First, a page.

Some readers of this blog will have also followed the drama of young Adam Smelser’s disappearance, death, and the search for his body, now recovered. The stalwart faith of Adam’s parents and other family members have been inspirational to many. No doubt many have had the text of David’s lament regarding his son Absalom in 2 Samuel 18:33 in mind. Jared Saltz did a favor by providing a Facebook link to Eric Whitacre’s choral piece, “When David Heard” – see a performance at http://www.youtube.com/watch?v=G2ZKKXCuaYc – which is a work of musical genius, though the dissonances are probably too difficult for those not trained in choral performances.
My own musical tastes run more to older American hymnody, and of course the well-known piece (“David’s Lamentation,” 1778) by William Billings (considered by many the first truly American composer and lyricist) springs to mind, and has been in my head for several days. Billings’ composition is often performed, almost in “counterpoint,” to Whitacre’s in some choral performances.
Googling the Billings piece reveals quickly how international is its appeal – performed not only in its raw, “native” settings by Sacred Harp groups from the hotbed of fasola singing in the American South (Alabama, Georgia) to Cork, Ireland, and elsewhere, but in more formal contexts as well. For example, the musical score and text from the Sacred Harp (#268) can be seen on a German fasola website (Bremen, Georgia to Bremen, Germany?) – http://www.sacredharpbremen.org/lieder/200-bis-299/268-david-s-lamentation – and here is a link to a stirring rendition in the cathedral at Pontevedra, Spain, in 2007: http://www.youtube.com/watch?v=ZFXYA7nmYts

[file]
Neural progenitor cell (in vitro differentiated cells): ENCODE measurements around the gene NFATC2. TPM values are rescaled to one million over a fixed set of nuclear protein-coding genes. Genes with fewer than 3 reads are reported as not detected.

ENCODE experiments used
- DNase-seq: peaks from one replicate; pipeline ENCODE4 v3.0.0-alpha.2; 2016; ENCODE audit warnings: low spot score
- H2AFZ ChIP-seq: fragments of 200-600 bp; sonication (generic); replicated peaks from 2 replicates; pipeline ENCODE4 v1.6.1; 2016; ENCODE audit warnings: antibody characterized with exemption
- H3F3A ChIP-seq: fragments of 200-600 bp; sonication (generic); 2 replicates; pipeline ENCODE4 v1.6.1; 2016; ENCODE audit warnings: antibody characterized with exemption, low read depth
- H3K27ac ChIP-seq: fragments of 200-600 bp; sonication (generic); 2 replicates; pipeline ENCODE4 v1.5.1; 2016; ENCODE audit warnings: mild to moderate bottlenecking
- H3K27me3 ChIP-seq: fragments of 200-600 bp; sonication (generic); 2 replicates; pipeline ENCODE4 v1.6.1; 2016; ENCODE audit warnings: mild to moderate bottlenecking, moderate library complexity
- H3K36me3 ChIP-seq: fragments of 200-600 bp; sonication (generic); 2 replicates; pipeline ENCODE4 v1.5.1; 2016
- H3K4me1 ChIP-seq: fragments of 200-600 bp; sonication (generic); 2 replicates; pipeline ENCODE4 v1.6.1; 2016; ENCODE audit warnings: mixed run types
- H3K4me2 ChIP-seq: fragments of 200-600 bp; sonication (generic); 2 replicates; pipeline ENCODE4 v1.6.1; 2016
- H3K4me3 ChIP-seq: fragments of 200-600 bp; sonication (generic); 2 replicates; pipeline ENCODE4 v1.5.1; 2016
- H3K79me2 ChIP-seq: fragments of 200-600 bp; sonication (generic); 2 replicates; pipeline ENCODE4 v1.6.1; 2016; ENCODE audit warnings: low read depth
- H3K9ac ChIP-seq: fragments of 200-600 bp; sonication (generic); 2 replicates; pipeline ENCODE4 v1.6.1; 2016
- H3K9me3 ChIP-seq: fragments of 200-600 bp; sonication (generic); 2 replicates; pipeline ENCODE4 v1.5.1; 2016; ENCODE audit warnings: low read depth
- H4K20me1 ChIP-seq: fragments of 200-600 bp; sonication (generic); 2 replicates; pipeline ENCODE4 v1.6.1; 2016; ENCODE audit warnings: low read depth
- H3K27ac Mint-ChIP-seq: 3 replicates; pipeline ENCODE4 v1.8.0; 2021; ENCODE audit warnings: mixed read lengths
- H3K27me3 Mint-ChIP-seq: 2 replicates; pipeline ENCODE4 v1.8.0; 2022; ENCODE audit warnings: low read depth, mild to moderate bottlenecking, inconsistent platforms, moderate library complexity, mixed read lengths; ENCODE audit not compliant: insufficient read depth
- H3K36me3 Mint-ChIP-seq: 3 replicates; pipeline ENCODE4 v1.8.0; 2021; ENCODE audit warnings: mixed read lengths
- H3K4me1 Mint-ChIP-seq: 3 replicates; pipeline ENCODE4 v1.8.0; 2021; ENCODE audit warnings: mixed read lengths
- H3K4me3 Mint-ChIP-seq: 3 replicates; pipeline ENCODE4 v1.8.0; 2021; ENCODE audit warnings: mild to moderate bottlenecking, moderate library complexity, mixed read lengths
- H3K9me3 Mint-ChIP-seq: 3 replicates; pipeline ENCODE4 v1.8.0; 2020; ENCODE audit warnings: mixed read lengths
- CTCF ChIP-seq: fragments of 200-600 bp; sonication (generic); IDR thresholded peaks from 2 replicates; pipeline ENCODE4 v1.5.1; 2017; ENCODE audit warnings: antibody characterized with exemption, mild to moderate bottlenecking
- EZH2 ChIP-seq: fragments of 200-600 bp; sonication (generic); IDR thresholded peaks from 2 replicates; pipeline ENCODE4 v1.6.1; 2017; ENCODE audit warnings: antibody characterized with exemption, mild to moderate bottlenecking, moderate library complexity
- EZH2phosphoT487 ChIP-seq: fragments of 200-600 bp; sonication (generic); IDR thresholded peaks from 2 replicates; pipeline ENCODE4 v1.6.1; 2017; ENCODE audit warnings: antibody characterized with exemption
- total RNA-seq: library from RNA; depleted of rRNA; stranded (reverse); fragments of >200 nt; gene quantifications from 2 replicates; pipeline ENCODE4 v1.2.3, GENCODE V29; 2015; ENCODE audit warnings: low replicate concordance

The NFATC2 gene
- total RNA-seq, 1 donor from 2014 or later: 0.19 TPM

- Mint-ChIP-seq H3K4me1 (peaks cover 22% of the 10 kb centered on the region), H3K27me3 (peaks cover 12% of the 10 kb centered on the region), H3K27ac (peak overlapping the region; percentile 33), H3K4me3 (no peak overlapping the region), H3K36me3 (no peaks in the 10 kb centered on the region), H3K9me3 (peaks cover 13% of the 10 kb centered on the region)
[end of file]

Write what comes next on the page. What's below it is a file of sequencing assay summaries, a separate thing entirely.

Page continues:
While you are listening, please say a prayer for Adam’s family, and thank the Almighty that we can live in the blessed hope of eternal life!